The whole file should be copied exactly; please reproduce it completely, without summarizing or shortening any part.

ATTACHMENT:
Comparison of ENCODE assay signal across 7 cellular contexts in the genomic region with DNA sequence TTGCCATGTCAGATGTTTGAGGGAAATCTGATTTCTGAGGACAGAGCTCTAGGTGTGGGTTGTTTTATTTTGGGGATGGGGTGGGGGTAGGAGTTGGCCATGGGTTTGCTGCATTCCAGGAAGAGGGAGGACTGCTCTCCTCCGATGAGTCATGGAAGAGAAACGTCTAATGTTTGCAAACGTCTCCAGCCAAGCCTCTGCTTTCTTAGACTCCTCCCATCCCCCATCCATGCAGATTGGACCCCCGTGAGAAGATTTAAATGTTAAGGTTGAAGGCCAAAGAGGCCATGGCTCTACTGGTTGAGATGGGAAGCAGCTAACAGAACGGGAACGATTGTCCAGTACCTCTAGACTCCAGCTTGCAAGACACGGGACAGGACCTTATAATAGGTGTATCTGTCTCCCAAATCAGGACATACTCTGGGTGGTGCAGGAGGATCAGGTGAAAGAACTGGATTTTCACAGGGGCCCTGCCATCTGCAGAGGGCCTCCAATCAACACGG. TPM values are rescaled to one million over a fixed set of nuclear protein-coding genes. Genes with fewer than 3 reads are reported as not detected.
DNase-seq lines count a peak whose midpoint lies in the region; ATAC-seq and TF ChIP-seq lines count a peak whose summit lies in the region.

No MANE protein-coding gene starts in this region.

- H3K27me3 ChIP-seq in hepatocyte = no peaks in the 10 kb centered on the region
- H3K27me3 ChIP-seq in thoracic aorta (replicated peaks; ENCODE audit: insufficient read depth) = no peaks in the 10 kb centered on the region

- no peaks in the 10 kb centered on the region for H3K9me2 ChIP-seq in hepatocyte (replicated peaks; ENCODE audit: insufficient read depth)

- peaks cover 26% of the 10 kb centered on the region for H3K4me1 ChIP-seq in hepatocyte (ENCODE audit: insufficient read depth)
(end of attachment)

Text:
Comparison of ENCODE assay signal across 7 cellular contexts in the genomic region with DNA sequence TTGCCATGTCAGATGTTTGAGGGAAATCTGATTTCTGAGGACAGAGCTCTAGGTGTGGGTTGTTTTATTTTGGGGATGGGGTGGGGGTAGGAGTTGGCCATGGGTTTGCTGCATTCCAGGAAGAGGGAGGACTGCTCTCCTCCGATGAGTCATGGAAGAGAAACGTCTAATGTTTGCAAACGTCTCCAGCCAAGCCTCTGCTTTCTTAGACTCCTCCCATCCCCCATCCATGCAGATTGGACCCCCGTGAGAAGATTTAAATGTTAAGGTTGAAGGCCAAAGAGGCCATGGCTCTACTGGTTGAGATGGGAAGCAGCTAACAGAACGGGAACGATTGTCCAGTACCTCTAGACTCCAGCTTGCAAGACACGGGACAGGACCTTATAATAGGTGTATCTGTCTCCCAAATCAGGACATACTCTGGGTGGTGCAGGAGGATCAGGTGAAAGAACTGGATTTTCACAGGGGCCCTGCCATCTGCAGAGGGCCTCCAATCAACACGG. TPM values are rescaled to one million over a fixed set of nuclear protein-coding genes. Genes with fewer than 3 reads are reported as not detected.
DNase-seq lines count a peak whose midpoint lies in the region; ATAC-seq and TF ChIP-seq lines count a peak whose summit lies in the region.

No MANE protein-coding gene starts in this region.

- H3K27me3 ChIP-seq in hepatocyte = no peaks in the 10 kb centered on the region
- H3K27me3 ChIP-seq in thoracic aorta (replicated peaks; ENCODE audit: insufficient read depth) = no peaks in the 10 kb centered on the region

- no peaks in the 10 kb centered on the region for H3K9me2 ChIP-seq in hepatocyte (replicated peaks; ENCODE audit: insufficient read depth)

- peaks cover 26% of the 10 kb centered on the region for H3K4me1 ChIP-seq in hepatocyte (ENCODE audit: insufficient read depth)